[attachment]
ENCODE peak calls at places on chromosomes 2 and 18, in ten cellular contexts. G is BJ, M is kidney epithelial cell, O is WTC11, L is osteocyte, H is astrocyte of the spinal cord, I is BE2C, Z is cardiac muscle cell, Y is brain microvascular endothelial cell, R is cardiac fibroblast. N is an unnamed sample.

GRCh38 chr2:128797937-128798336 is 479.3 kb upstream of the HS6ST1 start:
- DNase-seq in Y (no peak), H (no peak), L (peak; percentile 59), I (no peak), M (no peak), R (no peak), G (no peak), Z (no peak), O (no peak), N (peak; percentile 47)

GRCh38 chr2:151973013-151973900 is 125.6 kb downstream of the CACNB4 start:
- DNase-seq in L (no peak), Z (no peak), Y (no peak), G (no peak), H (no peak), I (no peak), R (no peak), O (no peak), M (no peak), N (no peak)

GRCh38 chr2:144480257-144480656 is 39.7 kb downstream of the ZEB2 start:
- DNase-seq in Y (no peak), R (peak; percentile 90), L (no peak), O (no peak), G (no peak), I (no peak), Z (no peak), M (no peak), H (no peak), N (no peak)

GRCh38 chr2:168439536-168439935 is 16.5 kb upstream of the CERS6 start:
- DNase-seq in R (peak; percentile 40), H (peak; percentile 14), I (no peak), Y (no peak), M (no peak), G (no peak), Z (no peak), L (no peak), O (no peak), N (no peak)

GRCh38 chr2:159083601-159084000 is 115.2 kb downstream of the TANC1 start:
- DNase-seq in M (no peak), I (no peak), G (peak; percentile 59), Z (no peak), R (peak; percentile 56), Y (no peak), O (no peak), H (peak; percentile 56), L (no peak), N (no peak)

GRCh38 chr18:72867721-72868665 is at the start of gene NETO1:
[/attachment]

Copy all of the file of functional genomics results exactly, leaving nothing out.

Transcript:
ENCODE peak calls at places on chromosomes 2 and 18, in ten cellular contexts. G is BJ, M is kidney epithelial cell, O is WTC11, L is osteocyte, H is astrocyte of the spinal cord, I is BE2C, Z is cardiac muscle cell, Y is brain microvascular endothelial cell, R is cardiac fibroblast. N is an unnamed sample.

GRCh38 chr2:128797937-128798336 is 479.3 kb upstream of the HS6ST1 start:
- DNase-seq in Y (no peak), H (no peak), L (peak; percentile 59), I (no peak), M (no peak), R (no peak), G (no peak), Z (no peak), O (no peak), N (peak; percentile 47)

GRCh38 chr2:151973013-151973900 is 125.6 kb downstream of the CACNB4 start:
- DNase-seq in L (no peak), Z (no peak), Y (no peak), G (no peak), H (no peak), I (no peak), R (no peak), O (no peak), M (no peak), N (no peak)

GRCh38 chr2:144480257-144480656 is 39.7 kb downstream of the ZEB2 start:
- DNase-seq in Y (no peak), R (peak; percentile 90), L (no peak), O (no peak), G (no peak), I (no peak), Z (no peak), M (no peak), H (no peak), N (no peak)

GRCh38 chr2:168439536-168439935 is 16.5 kb upstream of the CERS6 start:
- DNase-seq in R (peak; percentile 40), H (peak; percentile 14), I (no peak), Y (no peak), M (no peak), G (no peak), Z (no peak), L (no peak), O (no peak), N (no peak)

GRCh38 chr2:159083601-159084000 is 115.2 kb downstream of the TANC1 start:
- DNase-seq in M (no peak), I (no peak), G (peak; percentile 59), Z (no peak), R (peak; percentile 56), Y (no peak), O (no peak), H (peak; percentile 56), L (no peak), N (no peak)

GRCh38 chr18:72867721-72868665 is at the start of gene NETO1: